(WTNH) — Child car seat and booster seat laws are changing on Sunday, October 1. This is to keep kids safer on the roads. Some experts say parents tend to transition kids out of car seats or booster seats too soon. The law will increase the age and weight requirements – meaning kids will have to stay in car seats and booster seats longer.
Mimi Leone’s son is three and a half years old. She says before she had him she would have been in favor of the new requirements for car seats.
“The one problem that I haven’t heard too many people talking about is how hard convertible car seats can be to install,” she said.
The new law doubles the amount of time a very young child stays rear facing. Instead of age one, a child now must be two years old or 30 pounds before he or she can legally face forward. Younger kids are safer that way. Many parents are on board with the new requirements.
“Rear facing is best, keeps them safe,” said Megan Pereira, who has a three year old daughter.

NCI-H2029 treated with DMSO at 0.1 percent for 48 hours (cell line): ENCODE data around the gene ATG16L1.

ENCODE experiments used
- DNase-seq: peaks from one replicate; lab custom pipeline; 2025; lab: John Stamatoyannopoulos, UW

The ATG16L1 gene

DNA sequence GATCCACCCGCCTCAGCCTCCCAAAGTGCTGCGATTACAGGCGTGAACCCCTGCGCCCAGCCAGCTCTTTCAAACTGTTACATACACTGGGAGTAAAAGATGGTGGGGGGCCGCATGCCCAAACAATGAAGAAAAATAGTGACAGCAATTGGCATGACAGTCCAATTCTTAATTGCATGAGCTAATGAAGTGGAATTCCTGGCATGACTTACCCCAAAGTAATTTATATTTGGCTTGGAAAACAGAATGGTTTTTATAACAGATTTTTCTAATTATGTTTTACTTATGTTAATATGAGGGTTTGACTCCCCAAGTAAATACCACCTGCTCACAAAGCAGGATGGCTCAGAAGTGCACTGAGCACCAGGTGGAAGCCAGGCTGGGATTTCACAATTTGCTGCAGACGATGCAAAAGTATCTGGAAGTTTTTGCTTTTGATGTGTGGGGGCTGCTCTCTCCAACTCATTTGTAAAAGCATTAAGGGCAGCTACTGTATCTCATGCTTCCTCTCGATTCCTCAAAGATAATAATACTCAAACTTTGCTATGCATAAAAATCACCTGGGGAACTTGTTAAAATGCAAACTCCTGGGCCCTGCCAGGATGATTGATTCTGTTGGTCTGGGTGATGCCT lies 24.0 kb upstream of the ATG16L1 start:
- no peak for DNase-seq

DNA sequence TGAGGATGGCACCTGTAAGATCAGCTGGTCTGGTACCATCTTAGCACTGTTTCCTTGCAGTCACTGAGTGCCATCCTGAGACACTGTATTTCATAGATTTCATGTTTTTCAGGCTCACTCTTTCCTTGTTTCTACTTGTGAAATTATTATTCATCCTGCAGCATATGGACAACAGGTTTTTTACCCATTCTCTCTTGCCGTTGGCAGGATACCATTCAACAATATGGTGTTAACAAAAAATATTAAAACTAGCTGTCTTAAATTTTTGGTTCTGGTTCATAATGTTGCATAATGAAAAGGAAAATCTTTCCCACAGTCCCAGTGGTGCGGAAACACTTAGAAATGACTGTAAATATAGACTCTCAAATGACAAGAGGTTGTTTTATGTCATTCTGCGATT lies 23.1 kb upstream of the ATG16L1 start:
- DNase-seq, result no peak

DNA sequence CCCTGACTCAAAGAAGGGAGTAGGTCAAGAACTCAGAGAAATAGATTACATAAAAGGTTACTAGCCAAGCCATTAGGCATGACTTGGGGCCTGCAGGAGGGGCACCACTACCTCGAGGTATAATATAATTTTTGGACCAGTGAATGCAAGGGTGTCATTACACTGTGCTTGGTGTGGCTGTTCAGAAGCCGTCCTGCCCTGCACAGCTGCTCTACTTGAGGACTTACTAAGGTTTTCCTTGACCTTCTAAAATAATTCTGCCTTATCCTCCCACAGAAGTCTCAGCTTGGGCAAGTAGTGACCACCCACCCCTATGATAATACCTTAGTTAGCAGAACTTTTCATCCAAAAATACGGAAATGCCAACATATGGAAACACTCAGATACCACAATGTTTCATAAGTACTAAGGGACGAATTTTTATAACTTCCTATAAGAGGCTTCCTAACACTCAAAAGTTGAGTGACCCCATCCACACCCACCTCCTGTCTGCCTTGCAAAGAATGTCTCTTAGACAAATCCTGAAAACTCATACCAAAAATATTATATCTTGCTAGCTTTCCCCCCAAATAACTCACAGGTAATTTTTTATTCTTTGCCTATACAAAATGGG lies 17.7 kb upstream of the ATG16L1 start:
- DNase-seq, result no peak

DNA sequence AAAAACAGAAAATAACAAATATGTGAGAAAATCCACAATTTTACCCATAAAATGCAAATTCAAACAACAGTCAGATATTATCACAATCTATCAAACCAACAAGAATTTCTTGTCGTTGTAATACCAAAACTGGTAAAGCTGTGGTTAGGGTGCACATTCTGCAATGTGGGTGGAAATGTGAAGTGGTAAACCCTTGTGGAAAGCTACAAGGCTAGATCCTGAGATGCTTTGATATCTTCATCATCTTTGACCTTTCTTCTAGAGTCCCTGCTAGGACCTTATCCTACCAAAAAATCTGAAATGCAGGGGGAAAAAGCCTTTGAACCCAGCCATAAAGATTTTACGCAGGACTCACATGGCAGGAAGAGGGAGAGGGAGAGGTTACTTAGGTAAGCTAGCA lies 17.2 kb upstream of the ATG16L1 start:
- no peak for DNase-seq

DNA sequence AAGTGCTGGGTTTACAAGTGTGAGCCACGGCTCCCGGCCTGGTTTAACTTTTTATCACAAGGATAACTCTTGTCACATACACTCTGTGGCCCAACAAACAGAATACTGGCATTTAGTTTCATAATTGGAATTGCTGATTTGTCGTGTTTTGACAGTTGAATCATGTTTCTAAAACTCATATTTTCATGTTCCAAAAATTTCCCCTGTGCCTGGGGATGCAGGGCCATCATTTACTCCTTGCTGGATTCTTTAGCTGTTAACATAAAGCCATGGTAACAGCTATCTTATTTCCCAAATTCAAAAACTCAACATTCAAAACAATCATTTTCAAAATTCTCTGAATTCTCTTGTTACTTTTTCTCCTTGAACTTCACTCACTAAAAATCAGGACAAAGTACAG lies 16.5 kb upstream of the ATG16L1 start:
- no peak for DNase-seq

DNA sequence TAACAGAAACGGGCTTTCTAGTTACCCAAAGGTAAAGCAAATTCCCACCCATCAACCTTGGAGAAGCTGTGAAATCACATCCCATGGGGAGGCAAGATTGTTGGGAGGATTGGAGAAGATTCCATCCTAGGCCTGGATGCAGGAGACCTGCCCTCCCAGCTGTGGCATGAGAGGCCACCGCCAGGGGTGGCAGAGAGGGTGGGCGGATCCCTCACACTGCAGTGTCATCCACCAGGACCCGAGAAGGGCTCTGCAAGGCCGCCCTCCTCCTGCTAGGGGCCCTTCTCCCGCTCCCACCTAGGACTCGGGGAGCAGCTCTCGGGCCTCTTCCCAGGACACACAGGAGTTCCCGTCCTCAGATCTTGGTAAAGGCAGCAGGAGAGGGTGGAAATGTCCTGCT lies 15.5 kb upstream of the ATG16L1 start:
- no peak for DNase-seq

The law will impact her family too. It will require kids up to 8 years old and 60 pounds to ride in a booster seat. However, Pereira says that won’t be a problem.
“That’s pretty much what we had been doing, so I’m not going to notice too much of a difference,” she said.
Starting Sunday children under the age of five and under 40 pounds must remain in a five-point harness traditional car seat.
Though Leone’s son is big enough not to need a rear facing car seat, she says the requirement could be challenging for some parents – even after the car seats are installed.
“I do have friends who had kids who got carsick once they were one and a half and they were facing the rear,” she said.
Supporters of this law say it is needed because only one out of five child car seats is installed correctly.
Many police departments will help you install a car seat or booster seat properly.